Kobe or not Kobe, the mystery, wrapped in an enigma, wearing No. 24, continues....
There was never an icon, or whatever Kobe Bryant is, like Kobe Bryant, who's held at arm's length even by a segment of Lakerdom.
When he broke Jerry West's scoring record a wave of protest arose — among Lakers fans — offended by the suggestion that it made him the greatest Laker.
Kobe takes your breath away, but so did West and Magic Johnson, who also tugged at your heartstrings.
If Kobe realizes you have heartstrings, he doesn't know how to tug at them, although he's gone through enough PR people trying.
What setting a Lakers scoring record lacked in drama, Bryant is making up for with six game-winning shots — thus far — in his Miracles R Us season.
Of course, Kobe being Kobe, even this is arguable.
ESPN's Henry Abbott, who had Bryant as a guy who made big shots "at a pretty good, but not elite, rate," now says he's "open to the idea he could still be the best clutch player in the NBA."
That's good because Bryant is far and away the best clutch player in the NBA.
LeBron James's shooting has improved enough to put him in Bryant's class, but he doesn't have the same body of work.
If anyone seems close to them, it's because you can't measure "clutch."
The Elias Sports Bureau now has a stat called "game-winners," counting shots that put your team ahead to stay in the last 10 seconds.
Not that breaking a tie with 10 seconds left is like bringing your team from two points behind in the last :04 — as Bryant has done three times, against Miami, Sacramento and Memphis.
Two more Kobe jumpers in the last :07 brought them from one point behind in Boston and Milwaukee.
Then, there was last week's relative anti-climax, an 18-footer with 1.9 seconds left, breaking a 107-107 tie with Toronto.
Bryant's six game-winners, the most in a season since 2000, and his 20 for the decade to No. 2 Vince Carter's 13, are officially incomparable — because the NBA didn't archive play-by-plays until 1998.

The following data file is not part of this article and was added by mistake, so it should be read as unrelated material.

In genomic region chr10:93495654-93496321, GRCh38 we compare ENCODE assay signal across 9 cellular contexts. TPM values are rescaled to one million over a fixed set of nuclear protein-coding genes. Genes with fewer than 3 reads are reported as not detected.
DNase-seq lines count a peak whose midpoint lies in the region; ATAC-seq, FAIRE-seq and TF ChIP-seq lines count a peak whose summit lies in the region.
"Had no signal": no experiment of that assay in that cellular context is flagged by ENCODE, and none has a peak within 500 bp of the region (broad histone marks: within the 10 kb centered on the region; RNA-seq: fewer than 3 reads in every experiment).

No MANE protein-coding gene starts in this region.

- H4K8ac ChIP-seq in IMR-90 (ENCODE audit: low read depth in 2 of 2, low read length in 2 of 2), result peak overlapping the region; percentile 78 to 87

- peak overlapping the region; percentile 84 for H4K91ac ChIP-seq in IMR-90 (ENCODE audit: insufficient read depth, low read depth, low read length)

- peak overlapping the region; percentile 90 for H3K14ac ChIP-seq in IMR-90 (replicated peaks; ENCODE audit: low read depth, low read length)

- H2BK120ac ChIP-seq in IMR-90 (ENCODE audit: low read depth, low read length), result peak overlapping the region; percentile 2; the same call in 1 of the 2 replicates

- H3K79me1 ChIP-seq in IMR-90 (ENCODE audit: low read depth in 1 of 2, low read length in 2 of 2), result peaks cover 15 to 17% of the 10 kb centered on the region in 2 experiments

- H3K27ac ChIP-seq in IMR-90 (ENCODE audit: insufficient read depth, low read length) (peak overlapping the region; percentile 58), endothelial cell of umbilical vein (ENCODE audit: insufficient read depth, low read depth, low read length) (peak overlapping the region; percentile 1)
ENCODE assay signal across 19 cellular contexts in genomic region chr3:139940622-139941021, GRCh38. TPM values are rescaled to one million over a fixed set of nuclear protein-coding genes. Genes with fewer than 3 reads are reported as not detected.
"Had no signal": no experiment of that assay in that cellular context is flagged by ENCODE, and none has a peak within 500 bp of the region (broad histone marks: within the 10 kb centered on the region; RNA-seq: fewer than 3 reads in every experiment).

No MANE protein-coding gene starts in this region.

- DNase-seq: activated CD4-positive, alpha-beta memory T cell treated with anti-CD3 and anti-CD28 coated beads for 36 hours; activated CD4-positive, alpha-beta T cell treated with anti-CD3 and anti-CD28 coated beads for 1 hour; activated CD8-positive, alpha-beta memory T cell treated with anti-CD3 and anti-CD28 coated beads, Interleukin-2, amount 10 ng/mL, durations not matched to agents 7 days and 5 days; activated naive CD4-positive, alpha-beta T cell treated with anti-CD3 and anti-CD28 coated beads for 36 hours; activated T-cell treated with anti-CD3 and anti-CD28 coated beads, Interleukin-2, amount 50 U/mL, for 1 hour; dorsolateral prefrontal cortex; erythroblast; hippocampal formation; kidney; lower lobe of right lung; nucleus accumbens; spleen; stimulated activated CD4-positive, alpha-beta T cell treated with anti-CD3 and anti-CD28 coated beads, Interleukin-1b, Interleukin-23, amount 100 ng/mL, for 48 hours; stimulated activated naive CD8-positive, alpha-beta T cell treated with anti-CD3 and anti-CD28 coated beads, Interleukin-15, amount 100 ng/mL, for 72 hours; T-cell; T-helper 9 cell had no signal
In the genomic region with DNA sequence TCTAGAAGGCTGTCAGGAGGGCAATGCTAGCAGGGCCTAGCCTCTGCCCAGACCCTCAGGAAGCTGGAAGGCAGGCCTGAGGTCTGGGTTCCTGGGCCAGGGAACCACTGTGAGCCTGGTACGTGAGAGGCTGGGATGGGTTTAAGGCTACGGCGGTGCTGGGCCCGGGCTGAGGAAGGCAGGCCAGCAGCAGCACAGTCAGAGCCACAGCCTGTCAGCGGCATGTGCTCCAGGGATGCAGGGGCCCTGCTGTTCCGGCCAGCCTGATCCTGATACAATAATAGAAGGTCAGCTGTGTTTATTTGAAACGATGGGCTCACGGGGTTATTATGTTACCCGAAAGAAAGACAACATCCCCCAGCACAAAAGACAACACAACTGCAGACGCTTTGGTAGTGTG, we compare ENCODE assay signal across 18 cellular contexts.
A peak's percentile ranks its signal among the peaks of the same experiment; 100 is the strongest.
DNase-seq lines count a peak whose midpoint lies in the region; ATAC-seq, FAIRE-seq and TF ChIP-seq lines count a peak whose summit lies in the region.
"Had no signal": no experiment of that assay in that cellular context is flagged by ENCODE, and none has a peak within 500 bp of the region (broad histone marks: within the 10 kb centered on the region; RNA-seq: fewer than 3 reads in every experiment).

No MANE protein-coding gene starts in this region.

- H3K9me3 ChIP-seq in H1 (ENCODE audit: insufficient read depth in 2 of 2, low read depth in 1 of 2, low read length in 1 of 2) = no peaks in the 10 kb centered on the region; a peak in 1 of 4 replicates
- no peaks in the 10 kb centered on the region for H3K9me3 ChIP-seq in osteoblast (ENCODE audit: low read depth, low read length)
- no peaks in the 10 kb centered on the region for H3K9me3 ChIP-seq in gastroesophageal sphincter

We don't know how many West, Kareem Abdul-Jabbar or Michael Jordan made, but with or without stats, they were a different species from Carter.
If "clutch" isn't quantifiable, it's memorable. The later it gets in the season, the more there is riding on the shot and the more people there are watching, as when West hit his three-quarter-court shot against the Knicks in the 1970 Finals, Abdul-Jabbar dropped his baseline skyhook on the Celtics in 1974, and Jordan waved farewell with his jumper over Bryon Russell in 1998.
As Louis Armstrong said of jazz, if you have to ask what clutch is, you'll never know.
"I know one thing: If I was a coach, I'd let someone else shoot a layup before I let him beat me," West says. "I'd have everyone guarding him."
This is Bryant's world, where everything is possible but it comes hard.
LeBron James is no more accessible and doesn't talk about anything remotely personal, but there's something cuddly about the fun-loving guy friends call LB.
There's nothing cuddly about Kobe, a.k.a. Black Mamba.
As much as Bryant yearns for people to see the real him, he doesn't let anyone near the real him.
His recent GQ cover story, one of the great star turns for an athlete, is almost comical for what he won't talk about ... like his name.
Kobe let the writer, J.R. Moehringer, take the helicopter ride with him from Orange County to a game but wouldn't reveal which celebs text him, what he and Jordan talk about ("That's sacred") and, of course, Shaquille O'Neal ("I'm not a big reminiscer").
The capper is how Kobe got his name. As Moehringer writes:
Did [his parents] love Kobe beef? Were they
eating it when they decided to conceive him?
"I don't know," he says.
You never asked?
"No. If you ever figure out what that
explanation is, let me know."
This just in: Joe and Pam got it from the Kobe Steakhouse in King of Prussia Mall, near their home in Lower Merion, Pa., as noted in dozens of newspaper stories, magazine articles and books.
Moehringer is left to close with the observation he keeps hearing people make: "He seems like —"
I actually know what Bryant is like, or was like in unguarded moments, until 2004, when I fell out of what he called "the circle of trust," which was never crowded and has virtually emptied.
He's very nice and very laid-back, but arch-sensitive about his image.
He doesn't think of goals, but of a destiny he was given to pursue — at 5, he once told me.
He seemed bulletproof, with a confidence nothing could shake — until his world was shaken. He's still driven now, but even less open.
He has every moment scheduled for something that enhances his game, which he adheres to religiously. His dedication awed Olympic teammates but it's not work to him.
Now he's grown up, with kids of his own, and doesn't talk much about destiny, but he's still on that mission, up a very narrow path.